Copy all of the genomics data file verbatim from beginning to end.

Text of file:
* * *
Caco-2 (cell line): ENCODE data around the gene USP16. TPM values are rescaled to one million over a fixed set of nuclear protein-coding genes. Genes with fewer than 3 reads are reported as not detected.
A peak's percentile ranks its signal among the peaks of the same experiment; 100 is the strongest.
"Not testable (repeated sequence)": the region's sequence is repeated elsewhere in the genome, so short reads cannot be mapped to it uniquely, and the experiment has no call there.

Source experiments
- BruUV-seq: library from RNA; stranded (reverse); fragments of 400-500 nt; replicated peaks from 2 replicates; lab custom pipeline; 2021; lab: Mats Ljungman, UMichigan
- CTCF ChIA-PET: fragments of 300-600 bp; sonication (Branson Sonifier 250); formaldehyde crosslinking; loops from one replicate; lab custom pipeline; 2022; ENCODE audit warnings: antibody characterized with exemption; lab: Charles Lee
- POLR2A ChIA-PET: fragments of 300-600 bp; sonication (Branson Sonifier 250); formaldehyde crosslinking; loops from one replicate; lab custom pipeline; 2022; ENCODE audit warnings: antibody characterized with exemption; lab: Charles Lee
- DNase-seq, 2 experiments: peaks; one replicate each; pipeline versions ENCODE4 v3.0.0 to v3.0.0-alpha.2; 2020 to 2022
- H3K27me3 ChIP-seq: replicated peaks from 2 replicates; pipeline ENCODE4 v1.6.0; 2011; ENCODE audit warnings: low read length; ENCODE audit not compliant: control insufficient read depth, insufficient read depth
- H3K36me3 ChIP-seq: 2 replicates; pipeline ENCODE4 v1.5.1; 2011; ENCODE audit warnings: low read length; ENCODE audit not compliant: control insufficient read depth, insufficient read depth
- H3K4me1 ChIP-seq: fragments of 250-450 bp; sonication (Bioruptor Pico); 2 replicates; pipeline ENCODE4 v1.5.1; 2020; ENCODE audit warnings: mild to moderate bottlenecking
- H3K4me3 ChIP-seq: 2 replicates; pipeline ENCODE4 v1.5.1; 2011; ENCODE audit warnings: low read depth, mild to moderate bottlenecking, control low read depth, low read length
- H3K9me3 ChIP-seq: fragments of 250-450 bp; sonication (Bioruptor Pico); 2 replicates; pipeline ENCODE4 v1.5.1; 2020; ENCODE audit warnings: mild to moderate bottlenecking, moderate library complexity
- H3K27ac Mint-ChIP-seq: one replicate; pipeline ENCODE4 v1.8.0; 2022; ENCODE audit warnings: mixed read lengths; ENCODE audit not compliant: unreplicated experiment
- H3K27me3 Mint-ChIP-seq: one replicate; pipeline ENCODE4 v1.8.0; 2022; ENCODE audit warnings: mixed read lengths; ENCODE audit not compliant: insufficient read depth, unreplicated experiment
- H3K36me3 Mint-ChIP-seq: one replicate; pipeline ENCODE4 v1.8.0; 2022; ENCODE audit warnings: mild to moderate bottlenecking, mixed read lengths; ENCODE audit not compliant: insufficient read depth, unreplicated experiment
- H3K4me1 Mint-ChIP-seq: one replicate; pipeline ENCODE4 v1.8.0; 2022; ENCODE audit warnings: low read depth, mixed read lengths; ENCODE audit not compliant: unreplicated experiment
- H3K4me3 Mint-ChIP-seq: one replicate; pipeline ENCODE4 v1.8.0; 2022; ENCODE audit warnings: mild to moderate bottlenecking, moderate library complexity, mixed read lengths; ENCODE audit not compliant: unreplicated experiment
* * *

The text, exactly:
Caco-2 (cell line): ENCODE data around the gene USP16. TPM values are rescaled to one million over a fixed set of nuclear protein-coding genes. Genes with fewer than 3 reads are reported as not detected.
A peak's percentile ranks its signal among the peaks of the same experiment; 100 is the strongest.
"Not testable (repeated sequence)": the region's sequence is repeated elsewhere in the genome, so short reads cannot be mapped to it uniquely, and the experiment has no call there.

Source experiments
- BruUV-seq: library from RNA; stranded (reverse); fragments of 400-500 nt; replicated peaks from 2 replicates; lab custom pipeline; 2021; lab: Mats Ljungman, UMichigan
- CTCF ChIA-PET: fragments of 300-600 bp; sonication (Branson Sonifier 250); formaldehyde crosslinking; loops from one replicate; lab custom pipeline; 2022; ENCODE audit warnings: antibody characterized with exemption; lab: Charles Lee
- POLR2A ChIA-PET: fragments of 300-600 bp; sonication (Branson Sonifier 250); formaldehyde crosslinking; loops from one replicate; lab custom pipeline; 2022; ENCODE audit warnings: antibody characterized with exemption; lab: Charles Lee
- DNase-seq, 2 experiments: peaks; one replicate each; pipeline versions ENCODE4 v3.0.0 to v3.0.0-alpha.2; 2020 to 2022
- H3K27me3 ChIP-seq: replicated peaks from 2 replicates; pipeline ENCODE4 v1.6.0; 2011; ENCODE audit warnings: low read length; ENCODE audit not compliant: control insufficient read depth, insufficient read depth
- H3K36me3 ChIP-seq: 2 replicates; pipeline ENCODE4 v1.5.1; 2011; ENCODE audit warnings: low read length; ENCODE audit not compliant: control insufficient read depth, insufficient read depth
- H3K4me1 ChIP-seq: fragments of 250-450 bp; sonication (Bioruptor Pico); 2 replicates; pipeline ENCODE4 v1.5.1; 2020; ENCODE audit warnings: mild to moderate bottlenecking
- H3K4me3 ChIP-seq: 2 replicates; pipeline ENCODE4 v1.5.1; 2011; ENCODE audit warnings: low read depth, mild to moderate bottlenecking, control low read depth, low read length
- H3K9me3 ChIP-seq: fragments of 250-450 bp; sonication (Bioruptor Pico); 2 replicates; pipeline ENCODE4 v1.5.1; 2020; ENCODE audit warnings: mild to moderate bottlenecking, moderate library complexity
- H3K27ac Mint-ChIP-seq: one replicate; pipeline ENCODE4 v1.8.0; 2022; ENCODE audit warnings: mixed read lengths; ENCODE audit not compliant: unreplicated experiment
- H3K27me3 Mint-ChIP-seq: one replicate; pipeline ENCODE4 v1.8.0; 2022; ENCODE audit warnings: mixed read lengths; ENCODE audit not compliant: insufficient read depth, unreplicated experiment
- H3K36me3 Mint-ChIP-seq: one replicate; pipeline ENCODE4 v1.8.0; 2022; ENCODE audit warnings: mild to moderate bottlenecking, mixed read lengths; ENCODE audit not compliant: insufficient read depth, unreplicated experiment
- H3K4me1 Mint-ChIP-seq: one replicate; pipeline ENCODE4 v1.8.0; 2022; ENCODE audit warnings: low read depth, mixed read lengths; ENCODE audit not compliant: unreplicated experiment
- H3K4me3 Mint-ChIP-seq: one replicate; pipeline ENCODE4 v1.8.0; 2022; ENCODE audit warnings: mild to moderate bottlenecking, moderate library complexity, mixed read lengths; ENCODE audit not compliant: unreplicated experiment